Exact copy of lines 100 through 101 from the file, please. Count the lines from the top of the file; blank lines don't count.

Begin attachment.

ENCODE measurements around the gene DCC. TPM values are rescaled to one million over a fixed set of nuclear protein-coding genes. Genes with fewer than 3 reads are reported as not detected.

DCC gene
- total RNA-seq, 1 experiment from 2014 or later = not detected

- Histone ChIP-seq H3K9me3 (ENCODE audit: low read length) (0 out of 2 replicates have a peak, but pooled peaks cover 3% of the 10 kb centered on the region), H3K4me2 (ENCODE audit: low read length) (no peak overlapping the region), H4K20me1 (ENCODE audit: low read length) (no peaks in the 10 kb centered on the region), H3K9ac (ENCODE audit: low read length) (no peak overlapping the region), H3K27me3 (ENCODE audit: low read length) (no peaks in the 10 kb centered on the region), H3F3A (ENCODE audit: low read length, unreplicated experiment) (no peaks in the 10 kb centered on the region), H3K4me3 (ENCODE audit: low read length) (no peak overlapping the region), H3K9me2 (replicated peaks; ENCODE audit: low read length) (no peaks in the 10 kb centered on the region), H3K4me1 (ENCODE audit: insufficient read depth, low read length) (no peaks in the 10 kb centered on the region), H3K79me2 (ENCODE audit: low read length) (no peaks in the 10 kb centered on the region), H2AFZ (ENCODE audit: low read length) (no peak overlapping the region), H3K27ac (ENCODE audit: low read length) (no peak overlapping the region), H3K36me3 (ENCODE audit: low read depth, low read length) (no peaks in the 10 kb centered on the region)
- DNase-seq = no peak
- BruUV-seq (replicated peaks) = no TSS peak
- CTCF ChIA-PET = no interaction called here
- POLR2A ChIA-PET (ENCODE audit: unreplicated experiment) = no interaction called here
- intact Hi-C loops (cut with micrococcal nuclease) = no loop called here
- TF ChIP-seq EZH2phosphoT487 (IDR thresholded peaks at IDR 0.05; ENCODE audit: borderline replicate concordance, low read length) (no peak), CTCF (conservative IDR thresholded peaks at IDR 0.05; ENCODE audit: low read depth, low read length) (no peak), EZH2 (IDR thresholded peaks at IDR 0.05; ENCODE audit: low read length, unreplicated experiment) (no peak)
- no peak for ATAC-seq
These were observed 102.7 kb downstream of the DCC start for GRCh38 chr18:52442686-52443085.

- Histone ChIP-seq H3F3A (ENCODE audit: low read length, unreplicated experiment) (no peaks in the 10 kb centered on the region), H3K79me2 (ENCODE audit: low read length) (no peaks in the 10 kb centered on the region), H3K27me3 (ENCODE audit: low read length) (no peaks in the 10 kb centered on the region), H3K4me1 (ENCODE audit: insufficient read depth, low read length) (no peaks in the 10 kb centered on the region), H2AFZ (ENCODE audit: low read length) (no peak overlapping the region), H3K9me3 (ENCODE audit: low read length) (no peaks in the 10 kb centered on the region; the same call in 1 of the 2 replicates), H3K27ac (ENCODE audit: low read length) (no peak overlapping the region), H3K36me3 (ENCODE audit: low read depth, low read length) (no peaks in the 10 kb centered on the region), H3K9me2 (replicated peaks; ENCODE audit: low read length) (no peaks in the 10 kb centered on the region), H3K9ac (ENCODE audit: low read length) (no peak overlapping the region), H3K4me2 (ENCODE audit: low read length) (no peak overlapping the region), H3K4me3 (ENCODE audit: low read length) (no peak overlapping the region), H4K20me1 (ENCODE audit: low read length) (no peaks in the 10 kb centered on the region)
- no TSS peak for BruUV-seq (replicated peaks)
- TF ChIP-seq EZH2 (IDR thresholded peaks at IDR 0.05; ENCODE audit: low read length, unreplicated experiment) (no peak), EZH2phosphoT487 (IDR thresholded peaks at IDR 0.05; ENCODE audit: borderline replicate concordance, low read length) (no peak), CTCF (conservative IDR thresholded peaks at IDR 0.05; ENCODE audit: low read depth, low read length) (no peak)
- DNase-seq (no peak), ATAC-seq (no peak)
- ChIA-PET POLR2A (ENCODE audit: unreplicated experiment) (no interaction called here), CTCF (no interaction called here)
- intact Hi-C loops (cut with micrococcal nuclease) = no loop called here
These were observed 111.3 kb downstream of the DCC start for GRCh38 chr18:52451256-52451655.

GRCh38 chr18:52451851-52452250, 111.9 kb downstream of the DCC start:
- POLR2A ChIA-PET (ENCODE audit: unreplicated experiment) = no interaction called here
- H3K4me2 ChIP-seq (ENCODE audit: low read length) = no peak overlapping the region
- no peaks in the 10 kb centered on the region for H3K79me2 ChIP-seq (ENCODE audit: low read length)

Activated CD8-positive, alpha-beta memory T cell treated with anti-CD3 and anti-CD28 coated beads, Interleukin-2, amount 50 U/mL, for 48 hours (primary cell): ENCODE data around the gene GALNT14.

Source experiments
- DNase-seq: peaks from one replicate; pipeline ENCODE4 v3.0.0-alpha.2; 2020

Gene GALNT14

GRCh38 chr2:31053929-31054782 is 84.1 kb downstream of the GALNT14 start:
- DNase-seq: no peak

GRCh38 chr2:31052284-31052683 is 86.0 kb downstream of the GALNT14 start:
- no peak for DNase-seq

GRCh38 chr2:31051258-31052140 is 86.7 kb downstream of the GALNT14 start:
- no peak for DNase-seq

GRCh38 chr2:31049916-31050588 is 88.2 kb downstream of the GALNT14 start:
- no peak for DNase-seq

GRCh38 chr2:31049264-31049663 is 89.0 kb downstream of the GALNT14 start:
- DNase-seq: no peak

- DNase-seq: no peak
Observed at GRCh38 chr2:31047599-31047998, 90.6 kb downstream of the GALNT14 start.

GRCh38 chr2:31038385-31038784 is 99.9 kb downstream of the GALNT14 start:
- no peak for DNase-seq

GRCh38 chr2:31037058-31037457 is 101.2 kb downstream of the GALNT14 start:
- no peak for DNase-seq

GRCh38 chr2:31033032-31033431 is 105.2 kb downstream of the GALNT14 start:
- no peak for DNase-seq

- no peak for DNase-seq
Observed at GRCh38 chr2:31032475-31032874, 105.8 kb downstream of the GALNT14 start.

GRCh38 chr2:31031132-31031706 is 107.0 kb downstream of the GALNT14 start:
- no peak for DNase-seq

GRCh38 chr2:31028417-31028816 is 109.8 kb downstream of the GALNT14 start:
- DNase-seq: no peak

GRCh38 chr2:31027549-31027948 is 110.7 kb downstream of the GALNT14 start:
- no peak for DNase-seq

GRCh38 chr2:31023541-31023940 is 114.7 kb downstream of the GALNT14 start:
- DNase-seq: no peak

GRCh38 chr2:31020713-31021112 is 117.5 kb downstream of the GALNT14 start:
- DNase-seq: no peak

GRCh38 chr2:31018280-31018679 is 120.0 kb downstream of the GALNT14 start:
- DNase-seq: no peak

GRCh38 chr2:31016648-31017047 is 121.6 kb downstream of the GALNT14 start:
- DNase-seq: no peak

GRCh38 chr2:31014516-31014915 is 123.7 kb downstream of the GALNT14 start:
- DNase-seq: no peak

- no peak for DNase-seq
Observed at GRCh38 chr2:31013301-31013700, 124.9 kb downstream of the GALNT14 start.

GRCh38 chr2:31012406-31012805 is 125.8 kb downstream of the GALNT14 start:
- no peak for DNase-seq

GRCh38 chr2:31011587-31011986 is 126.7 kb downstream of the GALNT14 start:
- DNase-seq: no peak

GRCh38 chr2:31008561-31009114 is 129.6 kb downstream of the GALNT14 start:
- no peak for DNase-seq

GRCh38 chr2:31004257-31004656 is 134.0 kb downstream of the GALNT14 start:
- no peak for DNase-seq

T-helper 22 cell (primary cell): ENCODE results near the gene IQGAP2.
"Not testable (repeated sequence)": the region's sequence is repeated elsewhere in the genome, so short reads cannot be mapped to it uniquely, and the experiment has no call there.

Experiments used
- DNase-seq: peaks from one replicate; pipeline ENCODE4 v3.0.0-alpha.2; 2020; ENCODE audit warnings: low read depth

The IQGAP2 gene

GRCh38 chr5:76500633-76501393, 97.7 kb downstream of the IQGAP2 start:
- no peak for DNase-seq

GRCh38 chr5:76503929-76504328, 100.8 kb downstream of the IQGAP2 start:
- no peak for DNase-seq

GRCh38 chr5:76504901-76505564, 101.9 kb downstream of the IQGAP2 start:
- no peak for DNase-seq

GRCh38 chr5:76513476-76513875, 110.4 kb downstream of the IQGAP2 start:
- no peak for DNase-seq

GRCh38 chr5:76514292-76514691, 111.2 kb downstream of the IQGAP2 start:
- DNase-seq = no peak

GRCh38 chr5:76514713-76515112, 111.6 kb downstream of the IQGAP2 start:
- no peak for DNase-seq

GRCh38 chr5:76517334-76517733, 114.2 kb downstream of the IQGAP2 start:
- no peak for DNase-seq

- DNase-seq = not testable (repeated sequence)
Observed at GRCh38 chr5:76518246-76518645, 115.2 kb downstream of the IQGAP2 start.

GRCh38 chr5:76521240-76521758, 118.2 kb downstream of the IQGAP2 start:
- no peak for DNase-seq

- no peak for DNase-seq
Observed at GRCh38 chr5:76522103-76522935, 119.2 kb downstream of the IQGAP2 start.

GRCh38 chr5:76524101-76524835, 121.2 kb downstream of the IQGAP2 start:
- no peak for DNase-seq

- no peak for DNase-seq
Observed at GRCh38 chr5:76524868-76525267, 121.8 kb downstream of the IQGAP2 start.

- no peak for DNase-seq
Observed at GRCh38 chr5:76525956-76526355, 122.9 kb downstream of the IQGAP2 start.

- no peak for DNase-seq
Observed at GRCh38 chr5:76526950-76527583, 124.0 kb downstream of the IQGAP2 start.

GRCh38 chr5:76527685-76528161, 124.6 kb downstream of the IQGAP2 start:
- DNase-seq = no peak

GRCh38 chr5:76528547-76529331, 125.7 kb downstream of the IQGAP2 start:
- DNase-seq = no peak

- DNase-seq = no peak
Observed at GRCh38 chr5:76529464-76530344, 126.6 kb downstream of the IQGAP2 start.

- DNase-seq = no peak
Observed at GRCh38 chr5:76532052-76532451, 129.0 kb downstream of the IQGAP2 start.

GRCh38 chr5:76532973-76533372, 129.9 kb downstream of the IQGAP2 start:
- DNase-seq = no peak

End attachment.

- no peak for DNase-seq

- no peak for DNase-seq